Josh Eichom, CTO at Phoenix, AR.-based Pagely, also gave his two cents on the debate. “Serverless is generally better when you only want to worry about code, and are willing to be locked into a provider’s platform to get that reduction in effort. Containers are generally better when you need more flexibility,” Eichom said.

Thus, Eichom urged brands to use containers in situations where “you need flexibility, or know you will have high scale.” Otherwise, serverless is the way to go if your main goal is to reduce overall maintenance and you are willing to be locked into the provider's platform.

Related Article: Can Docker and Hadoop Just Get Along?

A Hybrid Approach?

White, on the other hand, doesn’t see why a brand has to choose. Both containers and serverless functions can be used for the same development project but for different purposes as far as he’s concerned. “[Serverless] functions are really good for processing data and other triggered events. They are fast to set up, easy to call, and usually inexpensive since you only pay for the time that the function is running. On the other hand, with containers, you have more control of scalability and resource management through orchestration tools,” White explained.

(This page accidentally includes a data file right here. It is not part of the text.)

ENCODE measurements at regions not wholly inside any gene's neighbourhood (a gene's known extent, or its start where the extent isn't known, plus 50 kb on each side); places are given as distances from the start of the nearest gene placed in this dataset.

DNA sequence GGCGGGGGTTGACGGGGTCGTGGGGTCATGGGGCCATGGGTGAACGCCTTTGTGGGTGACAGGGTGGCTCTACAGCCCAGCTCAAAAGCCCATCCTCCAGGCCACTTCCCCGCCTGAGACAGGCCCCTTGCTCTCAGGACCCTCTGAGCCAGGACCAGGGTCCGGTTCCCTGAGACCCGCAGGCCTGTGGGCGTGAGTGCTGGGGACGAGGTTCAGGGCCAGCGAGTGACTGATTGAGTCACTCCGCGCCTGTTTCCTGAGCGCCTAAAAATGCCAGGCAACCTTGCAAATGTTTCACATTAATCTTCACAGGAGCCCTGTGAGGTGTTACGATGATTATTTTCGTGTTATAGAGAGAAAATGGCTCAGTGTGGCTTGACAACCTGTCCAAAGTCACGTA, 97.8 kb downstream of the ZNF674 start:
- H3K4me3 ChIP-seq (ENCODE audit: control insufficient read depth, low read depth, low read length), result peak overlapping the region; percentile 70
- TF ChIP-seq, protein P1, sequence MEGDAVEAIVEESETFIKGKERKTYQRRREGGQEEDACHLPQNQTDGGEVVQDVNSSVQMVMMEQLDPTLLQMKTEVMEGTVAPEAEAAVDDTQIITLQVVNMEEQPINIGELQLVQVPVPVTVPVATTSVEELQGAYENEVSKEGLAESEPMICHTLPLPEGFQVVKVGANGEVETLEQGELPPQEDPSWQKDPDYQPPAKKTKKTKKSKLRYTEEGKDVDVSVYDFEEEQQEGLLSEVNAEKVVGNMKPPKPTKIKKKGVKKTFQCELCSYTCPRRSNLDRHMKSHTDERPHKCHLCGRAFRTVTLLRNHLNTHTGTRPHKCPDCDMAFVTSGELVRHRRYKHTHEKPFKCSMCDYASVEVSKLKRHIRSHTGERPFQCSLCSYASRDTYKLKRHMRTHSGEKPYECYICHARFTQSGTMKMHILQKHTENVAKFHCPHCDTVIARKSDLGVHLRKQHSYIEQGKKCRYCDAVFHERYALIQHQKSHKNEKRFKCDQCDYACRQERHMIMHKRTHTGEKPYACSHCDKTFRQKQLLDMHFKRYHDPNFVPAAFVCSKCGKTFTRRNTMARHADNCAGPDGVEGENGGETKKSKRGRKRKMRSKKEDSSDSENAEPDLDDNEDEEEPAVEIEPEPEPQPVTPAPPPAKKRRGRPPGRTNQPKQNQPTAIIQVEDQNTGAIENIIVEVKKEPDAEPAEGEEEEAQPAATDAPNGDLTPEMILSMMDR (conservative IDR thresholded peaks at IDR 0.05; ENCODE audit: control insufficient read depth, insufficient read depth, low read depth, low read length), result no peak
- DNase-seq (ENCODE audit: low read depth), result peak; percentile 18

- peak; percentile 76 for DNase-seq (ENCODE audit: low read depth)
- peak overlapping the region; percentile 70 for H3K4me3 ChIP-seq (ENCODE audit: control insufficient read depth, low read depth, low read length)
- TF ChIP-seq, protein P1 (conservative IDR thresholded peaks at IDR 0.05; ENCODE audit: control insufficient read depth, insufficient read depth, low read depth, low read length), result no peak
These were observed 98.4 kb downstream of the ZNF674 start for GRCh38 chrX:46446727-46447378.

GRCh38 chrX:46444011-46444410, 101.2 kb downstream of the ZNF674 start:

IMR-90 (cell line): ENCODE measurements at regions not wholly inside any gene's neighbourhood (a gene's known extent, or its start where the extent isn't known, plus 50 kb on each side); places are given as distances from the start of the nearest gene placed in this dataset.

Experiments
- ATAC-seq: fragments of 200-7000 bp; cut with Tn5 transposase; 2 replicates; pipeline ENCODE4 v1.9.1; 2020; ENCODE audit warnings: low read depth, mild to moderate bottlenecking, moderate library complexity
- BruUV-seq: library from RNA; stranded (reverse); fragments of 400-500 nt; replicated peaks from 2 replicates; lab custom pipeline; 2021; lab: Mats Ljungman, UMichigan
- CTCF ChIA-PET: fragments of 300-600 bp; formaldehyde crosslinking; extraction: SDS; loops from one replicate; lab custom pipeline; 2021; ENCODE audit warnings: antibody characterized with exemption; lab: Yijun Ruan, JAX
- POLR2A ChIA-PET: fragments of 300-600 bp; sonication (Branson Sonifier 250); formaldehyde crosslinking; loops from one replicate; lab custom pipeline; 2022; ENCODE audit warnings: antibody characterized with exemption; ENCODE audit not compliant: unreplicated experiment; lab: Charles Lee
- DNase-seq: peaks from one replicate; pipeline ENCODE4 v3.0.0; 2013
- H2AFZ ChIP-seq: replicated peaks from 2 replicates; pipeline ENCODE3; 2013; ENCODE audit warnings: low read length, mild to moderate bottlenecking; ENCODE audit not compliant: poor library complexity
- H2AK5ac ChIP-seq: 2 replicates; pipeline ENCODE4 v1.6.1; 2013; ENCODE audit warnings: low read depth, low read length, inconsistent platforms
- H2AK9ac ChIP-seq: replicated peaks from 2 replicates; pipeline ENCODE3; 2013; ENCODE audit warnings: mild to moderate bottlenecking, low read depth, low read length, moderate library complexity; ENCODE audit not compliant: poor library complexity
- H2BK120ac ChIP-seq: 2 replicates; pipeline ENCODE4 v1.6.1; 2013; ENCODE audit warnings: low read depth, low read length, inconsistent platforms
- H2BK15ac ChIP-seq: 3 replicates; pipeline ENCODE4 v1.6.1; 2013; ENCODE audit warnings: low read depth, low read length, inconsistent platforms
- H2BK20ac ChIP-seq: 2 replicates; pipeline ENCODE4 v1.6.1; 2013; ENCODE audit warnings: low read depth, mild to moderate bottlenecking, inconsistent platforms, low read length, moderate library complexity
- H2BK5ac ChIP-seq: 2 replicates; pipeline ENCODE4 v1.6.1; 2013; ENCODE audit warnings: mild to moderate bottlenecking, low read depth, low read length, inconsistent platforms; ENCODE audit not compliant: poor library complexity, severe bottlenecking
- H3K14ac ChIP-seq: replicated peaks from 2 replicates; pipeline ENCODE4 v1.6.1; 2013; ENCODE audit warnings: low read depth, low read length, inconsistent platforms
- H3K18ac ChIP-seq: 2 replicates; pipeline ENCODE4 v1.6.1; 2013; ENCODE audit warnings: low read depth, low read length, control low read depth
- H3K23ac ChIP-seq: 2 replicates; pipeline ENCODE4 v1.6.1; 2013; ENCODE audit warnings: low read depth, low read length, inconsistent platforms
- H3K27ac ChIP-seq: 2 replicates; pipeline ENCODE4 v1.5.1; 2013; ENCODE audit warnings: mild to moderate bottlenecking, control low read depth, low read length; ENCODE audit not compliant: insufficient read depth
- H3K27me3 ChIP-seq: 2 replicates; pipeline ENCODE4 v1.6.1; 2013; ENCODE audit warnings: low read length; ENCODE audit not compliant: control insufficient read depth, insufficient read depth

Chris Ciborowski Docker Captain and CEO of Irvine, Calif.-based Nebulaworks, concurred with White. He mentioned that the best solution depends on the desired degree of control your organization needs, as well as the nature of the applications (code) that are to be executed. “If the developer does not want or need to take the time to determine how their code should be executed, serverless is a good option. Also, if the application that is going to be run is short-lived, say a job based on the result of a series of inputs, functions (what we call serverless applications) make sense,” Ciborowski said, echoing the thoughts of Johnson.